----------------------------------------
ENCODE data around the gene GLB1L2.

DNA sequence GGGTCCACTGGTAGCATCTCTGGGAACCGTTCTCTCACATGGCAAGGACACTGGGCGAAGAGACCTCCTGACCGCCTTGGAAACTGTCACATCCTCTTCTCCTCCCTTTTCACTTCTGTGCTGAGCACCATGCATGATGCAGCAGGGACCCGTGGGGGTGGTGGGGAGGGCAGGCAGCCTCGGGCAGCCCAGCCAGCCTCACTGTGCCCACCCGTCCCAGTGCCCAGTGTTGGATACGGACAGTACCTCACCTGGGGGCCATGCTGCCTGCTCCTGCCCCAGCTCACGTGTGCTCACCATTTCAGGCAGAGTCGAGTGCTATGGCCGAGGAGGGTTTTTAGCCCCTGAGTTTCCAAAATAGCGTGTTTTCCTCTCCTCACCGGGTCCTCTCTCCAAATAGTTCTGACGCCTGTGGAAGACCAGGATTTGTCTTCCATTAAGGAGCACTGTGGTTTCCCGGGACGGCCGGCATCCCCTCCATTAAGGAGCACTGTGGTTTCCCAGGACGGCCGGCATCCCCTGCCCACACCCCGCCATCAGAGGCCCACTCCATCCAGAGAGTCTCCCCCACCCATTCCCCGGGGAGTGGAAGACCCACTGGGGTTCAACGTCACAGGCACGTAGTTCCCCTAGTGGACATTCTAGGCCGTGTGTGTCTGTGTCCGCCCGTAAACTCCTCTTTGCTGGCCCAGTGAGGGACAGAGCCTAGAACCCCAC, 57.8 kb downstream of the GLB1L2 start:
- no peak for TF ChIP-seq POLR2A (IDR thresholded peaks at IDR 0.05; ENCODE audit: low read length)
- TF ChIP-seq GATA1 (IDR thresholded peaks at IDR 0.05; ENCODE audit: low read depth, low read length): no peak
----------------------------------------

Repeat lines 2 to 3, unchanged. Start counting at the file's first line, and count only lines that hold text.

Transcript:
DNA sequence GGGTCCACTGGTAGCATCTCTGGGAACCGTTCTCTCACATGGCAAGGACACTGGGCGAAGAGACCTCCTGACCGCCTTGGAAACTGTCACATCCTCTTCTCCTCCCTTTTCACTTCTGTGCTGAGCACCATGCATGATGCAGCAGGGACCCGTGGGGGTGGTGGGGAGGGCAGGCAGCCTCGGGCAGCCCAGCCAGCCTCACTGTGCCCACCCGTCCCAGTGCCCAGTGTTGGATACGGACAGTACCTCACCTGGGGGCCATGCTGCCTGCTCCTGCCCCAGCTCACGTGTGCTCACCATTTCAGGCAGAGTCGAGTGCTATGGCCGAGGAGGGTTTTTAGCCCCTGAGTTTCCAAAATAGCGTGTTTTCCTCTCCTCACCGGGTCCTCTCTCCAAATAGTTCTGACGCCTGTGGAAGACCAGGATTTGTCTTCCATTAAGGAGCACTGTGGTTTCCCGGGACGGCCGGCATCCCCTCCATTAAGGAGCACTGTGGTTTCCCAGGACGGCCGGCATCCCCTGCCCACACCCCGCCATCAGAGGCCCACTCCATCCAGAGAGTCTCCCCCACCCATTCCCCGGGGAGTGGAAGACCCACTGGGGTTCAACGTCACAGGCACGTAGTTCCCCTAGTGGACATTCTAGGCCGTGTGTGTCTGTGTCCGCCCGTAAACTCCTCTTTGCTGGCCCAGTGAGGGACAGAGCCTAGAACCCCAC, 57.8 kb downstream of the GLB1L2 start:
- no peak for TF ChIP-seq POLR2A (IDR thresholded peaks at IDR 0.05; ENCODE audit: low read length)